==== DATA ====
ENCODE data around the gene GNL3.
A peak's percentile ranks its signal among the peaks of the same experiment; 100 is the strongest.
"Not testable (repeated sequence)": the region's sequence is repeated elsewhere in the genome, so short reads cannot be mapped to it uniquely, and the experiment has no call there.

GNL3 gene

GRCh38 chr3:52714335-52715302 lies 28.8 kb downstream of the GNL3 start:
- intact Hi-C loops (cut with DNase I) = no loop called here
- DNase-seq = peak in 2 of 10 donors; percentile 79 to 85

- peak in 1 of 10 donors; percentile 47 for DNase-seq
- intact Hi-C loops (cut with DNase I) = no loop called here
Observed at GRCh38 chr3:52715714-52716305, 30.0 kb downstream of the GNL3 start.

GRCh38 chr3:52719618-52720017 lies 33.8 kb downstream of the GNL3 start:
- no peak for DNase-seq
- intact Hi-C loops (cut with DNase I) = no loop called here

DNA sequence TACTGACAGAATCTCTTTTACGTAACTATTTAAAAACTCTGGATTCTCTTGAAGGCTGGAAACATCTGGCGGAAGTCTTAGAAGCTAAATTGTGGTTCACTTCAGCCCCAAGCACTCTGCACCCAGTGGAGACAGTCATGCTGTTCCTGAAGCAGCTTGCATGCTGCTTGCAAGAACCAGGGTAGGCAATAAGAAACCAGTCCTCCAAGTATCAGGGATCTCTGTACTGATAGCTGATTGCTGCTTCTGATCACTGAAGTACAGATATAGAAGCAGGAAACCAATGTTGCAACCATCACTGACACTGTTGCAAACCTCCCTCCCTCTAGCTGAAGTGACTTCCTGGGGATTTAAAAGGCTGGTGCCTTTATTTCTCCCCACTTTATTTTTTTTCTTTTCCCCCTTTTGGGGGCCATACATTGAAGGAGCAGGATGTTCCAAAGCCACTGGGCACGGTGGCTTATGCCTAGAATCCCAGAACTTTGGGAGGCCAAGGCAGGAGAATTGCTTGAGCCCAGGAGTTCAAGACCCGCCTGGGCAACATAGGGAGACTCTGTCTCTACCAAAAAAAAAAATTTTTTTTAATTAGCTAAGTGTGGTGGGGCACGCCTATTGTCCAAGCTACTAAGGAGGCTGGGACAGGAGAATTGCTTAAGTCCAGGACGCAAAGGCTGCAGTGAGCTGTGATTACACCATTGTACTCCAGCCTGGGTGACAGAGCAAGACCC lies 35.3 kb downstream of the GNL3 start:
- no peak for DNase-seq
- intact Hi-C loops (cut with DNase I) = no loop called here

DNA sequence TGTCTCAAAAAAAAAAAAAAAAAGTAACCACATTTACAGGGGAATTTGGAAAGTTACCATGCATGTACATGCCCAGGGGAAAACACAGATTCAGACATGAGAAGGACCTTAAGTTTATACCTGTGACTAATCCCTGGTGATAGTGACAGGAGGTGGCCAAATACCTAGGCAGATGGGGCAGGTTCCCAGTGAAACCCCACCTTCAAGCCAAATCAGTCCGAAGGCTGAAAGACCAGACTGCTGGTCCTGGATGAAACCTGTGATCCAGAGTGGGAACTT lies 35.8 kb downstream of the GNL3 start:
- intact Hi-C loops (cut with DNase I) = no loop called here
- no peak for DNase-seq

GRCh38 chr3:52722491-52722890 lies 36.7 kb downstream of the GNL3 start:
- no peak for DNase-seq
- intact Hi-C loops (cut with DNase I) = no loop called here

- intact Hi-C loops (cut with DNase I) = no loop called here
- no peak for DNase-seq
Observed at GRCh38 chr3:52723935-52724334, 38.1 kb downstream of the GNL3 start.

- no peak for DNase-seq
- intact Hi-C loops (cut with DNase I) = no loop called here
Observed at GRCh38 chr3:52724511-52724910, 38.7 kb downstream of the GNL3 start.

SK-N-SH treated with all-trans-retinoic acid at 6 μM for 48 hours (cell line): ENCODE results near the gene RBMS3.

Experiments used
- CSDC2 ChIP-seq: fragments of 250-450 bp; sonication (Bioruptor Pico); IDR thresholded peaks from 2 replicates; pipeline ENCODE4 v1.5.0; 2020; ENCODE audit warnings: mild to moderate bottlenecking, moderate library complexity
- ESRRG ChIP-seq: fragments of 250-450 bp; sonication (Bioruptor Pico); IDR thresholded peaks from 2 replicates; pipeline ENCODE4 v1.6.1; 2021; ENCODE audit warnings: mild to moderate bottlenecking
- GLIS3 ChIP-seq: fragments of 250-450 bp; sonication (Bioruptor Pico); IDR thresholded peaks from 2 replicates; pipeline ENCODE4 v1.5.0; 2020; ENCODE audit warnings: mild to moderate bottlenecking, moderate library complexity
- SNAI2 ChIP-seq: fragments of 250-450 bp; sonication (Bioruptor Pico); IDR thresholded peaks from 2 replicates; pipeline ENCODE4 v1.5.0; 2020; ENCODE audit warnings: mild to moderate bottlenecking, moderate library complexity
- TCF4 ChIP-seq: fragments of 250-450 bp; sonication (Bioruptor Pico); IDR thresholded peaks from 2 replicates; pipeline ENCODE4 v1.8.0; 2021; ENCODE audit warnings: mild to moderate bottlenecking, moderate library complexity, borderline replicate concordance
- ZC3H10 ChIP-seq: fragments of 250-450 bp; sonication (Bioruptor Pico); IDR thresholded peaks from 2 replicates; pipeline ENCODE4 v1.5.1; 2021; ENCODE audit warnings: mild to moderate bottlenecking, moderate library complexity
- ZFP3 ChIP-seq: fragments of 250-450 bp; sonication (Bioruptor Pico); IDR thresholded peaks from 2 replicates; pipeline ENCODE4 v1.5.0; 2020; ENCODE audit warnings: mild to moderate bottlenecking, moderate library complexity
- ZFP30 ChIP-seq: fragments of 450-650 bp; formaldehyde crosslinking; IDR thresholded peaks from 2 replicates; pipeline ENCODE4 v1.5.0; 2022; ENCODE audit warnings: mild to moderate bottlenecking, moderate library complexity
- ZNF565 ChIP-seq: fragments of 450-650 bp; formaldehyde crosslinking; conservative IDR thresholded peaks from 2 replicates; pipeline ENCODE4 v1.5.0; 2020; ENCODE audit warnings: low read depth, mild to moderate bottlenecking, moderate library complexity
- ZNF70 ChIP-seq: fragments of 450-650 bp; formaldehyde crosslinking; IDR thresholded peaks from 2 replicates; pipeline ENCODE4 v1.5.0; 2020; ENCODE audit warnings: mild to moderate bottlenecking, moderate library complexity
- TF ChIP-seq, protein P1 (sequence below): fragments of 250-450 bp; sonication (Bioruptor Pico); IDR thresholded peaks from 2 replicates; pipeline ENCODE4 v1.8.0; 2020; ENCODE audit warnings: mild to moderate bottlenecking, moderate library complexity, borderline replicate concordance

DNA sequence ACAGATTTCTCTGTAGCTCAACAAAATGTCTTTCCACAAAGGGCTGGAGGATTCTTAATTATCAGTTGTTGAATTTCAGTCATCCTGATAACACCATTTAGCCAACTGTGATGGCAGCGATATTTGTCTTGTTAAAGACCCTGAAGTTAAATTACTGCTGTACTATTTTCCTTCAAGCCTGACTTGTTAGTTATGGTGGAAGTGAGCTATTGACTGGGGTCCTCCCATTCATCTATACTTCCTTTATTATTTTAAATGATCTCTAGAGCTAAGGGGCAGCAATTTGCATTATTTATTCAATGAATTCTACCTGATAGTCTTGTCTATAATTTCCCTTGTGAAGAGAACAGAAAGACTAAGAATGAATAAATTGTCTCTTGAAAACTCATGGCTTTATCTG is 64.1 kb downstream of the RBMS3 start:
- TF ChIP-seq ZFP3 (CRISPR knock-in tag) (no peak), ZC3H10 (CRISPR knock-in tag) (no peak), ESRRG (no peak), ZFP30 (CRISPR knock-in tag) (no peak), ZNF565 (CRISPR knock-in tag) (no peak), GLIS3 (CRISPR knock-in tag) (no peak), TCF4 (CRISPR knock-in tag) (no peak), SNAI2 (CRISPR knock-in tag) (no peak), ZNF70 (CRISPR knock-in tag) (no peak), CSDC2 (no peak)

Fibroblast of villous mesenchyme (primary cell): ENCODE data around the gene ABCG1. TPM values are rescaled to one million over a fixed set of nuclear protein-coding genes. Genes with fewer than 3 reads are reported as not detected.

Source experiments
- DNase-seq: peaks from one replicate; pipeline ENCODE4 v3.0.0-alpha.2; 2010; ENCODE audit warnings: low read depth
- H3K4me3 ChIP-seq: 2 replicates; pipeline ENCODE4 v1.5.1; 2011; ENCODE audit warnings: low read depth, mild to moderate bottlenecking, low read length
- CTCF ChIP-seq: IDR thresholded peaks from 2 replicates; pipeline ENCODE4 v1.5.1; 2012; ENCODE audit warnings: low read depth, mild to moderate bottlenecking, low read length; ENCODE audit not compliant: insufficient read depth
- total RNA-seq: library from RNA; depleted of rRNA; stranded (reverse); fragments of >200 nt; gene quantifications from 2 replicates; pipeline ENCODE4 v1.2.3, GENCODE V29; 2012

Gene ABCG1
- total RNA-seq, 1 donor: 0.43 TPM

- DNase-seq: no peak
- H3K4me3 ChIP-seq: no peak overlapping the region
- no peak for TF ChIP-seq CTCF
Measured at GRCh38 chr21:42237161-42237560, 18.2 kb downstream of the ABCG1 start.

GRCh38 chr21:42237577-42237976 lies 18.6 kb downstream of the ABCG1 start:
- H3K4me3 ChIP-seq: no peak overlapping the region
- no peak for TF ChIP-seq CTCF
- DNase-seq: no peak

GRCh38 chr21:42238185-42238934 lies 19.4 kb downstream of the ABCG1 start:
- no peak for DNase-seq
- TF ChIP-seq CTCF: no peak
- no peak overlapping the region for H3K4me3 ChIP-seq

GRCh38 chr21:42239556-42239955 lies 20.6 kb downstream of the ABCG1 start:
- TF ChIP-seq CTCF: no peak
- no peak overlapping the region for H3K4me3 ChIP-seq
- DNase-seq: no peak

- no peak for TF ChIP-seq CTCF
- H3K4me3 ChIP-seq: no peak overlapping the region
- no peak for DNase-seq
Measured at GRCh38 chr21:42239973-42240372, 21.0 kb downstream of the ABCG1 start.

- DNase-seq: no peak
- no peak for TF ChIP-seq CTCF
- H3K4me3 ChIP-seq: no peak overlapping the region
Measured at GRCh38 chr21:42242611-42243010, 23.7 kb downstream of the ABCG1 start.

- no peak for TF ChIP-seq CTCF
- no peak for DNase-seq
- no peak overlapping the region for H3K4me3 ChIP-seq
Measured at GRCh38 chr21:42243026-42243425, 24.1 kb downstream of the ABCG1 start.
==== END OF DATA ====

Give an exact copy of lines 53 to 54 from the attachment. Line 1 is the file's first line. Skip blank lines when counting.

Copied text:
- H3K4me3 ChIP-seq: no peak overlapping the region
- no peak for TF ChIP-seq CTCF